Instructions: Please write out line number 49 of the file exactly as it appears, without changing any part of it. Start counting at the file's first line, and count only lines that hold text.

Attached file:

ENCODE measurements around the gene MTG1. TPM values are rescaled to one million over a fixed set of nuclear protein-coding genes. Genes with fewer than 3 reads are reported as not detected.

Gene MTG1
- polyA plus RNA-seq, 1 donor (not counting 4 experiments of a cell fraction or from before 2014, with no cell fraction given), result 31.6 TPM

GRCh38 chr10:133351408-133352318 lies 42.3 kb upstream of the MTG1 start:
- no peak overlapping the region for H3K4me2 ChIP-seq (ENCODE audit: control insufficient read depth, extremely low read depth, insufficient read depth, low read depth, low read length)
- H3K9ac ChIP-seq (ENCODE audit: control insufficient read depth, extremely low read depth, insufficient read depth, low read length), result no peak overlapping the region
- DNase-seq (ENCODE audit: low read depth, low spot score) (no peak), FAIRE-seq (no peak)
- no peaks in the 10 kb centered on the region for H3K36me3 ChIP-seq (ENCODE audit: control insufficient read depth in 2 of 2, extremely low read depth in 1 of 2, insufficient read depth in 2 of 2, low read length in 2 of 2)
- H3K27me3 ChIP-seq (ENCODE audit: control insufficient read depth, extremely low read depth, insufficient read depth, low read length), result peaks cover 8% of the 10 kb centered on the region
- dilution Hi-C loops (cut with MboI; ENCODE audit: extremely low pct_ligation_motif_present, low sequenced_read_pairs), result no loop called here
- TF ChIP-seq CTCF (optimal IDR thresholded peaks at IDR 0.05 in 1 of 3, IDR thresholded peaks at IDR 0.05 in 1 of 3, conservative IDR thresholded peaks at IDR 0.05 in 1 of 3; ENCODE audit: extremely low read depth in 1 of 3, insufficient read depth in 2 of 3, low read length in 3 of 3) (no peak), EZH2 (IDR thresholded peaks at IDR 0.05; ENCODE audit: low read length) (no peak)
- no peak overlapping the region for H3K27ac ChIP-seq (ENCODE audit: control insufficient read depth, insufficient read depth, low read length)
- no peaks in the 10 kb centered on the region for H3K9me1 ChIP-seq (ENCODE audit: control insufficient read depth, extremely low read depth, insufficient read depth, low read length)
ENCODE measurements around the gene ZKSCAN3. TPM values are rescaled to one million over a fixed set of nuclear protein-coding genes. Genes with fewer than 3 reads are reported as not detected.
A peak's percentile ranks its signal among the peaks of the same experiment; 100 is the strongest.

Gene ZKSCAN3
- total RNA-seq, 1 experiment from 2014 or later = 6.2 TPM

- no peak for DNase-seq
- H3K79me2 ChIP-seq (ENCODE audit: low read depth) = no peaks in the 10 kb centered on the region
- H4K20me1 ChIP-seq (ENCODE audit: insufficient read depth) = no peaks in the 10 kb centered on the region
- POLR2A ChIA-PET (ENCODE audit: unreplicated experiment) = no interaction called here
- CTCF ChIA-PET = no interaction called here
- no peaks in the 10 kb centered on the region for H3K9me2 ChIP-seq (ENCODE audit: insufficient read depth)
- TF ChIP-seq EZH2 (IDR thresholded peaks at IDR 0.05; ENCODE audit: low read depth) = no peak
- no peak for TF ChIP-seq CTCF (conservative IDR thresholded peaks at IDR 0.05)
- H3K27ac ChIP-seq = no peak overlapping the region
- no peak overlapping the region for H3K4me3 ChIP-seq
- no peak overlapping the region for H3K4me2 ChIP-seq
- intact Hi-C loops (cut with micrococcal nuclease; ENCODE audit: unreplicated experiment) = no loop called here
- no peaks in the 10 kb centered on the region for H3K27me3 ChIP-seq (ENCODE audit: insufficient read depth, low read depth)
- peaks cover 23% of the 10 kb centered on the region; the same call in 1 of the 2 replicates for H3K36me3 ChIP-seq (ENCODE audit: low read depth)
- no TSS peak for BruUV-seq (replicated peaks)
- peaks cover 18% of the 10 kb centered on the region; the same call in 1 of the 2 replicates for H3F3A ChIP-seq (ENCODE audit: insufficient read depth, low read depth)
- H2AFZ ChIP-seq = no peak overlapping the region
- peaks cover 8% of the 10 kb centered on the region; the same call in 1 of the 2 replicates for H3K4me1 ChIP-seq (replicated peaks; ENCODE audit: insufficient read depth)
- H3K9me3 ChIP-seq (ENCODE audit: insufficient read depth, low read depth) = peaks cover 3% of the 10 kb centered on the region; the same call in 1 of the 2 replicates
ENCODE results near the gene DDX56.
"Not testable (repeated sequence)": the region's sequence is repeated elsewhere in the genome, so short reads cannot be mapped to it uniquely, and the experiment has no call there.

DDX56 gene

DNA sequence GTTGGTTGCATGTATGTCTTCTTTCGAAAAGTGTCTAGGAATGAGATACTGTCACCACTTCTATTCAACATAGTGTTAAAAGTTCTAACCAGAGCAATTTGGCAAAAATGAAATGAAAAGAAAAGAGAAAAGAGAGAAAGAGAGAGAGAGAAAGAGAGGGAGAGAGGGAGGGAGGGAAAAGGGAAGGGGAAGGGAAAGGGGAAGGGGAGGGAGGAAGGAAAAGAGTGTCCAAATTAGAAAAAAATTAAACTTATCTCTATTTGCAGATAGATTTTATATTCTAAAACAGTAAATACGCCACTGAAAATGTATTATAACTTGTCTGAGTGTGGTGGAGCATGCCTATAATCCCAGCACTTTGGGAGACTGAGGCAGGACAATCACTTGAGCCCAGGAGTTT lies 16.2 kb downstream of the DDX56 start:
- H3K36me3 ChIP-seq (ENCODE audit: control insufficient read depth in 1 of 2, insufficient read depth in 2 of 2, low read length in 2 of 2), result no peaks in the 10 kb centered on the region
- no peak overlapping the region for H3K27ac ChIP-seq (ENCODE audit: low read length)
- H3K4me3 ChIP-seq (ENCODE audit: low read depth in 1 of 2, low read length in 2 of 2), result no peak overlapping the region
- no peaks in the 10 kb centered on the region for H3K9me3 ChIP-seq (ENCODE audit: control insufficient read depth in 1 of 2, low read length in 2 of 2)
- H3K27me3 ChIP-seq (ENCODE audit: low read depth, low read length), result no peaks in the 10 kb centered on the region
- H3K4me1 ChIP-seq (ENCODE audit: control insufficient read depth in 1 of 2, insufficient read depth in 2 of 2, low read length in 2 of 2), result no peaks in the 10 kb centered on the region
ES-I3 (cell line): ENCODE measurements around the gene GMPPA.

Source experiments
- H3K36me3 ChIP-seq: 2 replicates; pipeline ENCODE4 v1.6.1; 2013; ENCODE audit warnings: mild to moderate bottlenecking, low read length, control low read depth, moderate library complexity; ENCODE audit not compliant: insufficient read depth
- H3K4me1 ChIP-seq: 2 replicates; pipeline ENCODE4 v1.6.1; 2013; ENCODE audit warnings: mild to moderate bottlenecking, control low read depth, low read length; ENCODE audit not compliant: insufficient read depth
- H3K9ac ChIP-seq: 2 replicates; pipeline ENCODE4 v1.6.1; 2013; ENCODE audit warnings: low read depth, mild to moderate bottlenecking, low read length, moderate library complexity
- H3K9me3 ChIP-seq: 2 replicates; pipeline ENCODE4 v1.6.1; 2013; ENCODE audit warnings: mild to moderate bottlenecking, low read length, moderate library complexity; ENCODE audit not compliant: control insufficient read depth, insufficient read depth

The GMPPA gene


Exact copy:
- H3K36me3 ChIP-seq: 2 replicates; pipeline ENCODE4 v1.6.1; 2013; ENCODE audit warnings: mild to moderate bottlenecking, low read length, control low read depth, moderate library complexity; ENCODE audit not compliant: insufficient read depth